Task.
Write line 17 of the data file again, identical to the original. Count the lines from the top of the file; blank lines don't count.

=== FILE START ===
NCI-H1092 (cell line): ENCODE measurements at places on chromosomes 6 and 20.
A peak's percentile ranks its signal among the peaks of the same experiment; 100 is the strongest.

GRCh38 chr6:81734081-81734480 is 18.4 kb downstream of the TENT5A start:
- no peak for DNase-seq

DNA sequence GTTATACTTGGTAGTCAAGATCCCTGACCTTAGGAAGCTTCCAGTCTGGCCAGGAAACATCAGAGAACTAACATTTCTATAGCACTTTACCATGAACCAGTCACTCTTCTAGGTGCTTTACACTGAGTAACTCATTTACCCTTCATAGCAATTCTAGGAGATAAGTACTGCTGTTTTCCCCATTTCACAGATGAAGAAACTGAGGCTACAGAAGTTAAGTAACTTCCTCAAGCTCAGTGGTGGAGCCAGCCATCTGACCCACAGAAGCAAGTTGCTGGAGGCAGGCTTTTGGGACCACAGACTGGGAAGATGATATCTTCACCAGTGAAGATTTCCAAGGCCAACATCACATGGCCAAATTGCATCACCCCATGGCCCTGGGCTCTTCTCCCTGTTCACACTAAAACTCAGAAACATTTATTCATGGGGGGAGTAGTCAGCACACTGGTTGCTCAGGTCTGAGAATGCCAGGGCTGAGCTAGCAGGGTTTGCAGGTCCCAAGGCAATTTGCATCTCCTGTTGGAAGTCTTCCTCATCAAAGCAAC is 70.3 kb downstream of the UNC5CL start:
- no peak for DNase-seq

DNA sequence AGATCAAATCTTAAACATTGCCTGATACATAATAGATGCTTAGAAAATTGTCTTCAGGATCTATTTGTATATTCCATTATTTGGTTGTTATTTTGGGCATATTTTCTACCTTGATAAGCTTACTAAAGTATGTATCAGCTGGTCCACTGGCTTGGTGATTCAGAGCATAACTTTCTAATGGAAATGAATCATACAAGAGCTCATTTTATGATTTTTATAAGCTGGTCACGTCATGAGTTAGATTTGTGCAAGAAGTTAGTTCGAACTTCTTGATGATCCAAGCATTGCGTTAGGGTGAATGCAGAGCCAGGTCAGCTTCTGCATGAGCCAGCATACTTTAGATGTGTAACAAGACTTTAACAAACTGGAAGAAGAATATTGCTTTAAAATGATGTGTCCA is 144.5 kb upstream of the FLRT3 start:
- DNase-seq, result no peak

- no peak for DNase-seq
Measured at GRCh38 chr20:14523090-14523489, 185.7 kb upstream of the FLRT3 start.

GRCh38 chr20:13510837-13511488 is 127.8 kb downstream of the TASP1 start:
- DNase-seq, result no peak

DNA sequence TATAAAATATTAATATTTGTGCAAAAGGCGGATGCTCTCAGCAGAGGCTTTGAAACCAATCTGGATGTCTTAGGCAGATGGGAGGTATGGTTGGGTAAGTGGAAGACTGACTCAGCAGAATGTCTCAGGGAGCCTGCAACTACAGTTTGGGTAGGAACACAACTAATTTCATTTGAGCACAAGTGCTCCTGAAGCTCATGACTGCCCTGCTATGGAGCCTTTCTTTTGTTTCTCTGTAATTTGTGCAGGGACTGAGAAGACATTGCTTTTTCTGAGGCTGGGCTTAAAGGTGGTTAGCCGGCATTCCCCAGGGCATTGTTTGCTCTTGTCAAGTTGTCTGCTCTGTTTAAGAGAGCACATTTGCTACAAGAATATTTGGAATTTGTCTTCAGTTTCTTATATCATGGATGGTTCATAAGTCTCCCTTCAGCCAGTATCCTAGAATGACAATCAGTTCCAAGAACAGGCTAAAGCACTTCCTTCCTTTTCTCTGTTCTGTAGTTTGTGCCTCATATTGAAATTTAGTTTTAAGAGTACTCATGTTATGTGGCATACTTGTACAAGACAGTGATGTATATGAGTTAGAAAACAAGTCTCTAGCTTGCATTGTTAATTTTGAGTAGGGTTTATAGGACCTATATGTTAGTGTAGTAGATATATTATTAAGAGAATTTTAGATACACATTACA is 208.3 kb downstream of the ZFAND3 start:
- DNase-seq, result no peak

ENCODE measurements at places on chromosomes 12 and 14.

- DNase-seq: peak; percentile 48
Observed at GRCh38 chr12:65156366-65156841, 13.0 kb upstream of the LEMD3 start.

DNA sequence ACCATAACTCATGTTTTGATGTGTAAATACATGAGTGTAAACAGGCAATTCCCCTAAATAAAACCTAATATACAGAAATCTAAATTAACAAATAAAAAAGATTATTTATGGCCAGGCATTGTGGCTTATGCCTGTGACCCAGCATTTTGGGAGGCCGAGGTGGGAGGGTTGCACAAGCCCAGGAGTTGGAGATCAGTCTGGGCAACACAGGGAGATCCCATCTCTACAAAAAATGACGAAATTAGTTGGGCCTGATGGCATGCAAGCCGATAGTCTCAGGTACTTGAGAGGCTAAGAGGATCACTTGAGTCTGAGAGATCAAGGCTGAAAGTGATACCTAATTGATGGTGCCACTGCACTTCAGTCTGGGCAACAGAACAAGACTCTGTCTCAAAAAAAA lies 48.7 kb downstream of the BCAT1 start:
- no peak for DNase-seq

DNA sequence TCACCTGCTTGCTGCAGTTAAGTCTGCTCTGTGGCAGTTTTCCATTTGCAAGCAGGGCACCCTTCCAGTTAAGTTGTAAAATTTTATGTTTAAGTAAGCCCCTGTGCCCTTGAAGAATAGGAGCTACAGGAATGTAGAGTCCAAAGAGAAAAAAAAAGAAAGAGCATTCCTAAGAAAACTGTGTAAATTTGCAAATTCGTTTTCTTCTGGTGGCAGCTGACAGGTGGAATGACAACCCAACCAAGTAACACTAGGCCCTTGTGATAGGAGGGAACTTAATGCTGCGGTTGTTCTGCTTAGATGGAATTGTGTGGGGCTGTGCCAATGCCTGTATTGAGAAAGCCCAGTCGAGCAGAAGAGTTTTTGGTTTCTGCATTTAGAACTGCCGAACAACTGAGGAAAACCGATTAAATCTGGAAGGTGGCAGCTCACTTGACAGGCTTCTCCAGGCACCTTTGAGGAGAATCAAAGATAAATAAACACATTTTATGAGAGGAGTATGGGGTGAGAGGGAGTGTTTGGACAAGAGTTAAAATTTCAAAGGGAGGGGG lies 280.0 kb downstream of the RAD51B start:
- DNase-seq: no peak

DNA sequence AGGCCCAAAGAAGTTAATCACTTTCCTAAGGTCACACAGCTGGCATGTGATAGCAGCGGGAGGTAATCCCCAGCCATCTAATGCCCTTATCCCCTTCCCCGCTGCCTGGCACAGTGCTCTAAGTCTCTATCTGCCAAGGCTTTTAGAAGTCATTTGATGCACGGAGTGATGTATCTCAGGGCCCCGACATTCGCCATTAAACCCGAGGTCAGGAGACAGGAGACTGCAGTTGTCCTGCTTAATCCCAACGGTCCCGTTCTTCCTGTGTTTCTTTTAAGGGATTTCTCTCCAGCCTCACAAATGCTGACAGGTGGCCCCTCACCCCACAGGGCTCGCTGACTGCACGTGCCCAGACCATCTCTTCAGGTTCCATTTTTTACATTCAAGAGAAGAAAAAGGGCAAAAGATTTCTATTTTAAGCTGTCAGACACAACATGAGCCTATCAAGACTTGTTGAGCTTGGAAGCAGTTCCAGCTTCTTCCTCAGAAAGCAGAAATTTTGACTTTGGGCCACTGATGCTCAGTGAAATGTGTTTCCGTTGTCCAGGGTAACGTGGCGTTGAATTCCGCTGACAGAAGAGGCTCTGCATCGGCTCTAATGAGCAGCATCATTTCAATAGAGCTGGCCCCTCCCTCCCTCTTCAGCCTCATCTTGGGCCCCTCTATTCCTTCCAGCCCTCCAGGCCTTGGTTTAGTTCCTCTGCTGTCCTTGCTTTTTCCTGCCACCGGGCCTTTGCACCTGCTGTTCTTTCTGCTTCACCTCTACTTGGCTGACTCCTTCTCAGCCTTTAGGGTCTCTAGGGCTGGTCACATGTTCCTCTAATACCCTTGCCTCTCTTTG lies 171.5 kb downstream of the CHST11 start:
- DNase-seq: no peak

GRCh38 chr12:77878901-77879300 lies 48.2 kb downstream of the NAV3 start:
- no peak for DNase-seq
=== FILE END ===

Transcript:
Observed at GRCh38 chr12:65156366-65156841, 13.0 kb upstream of the LEMD3 start.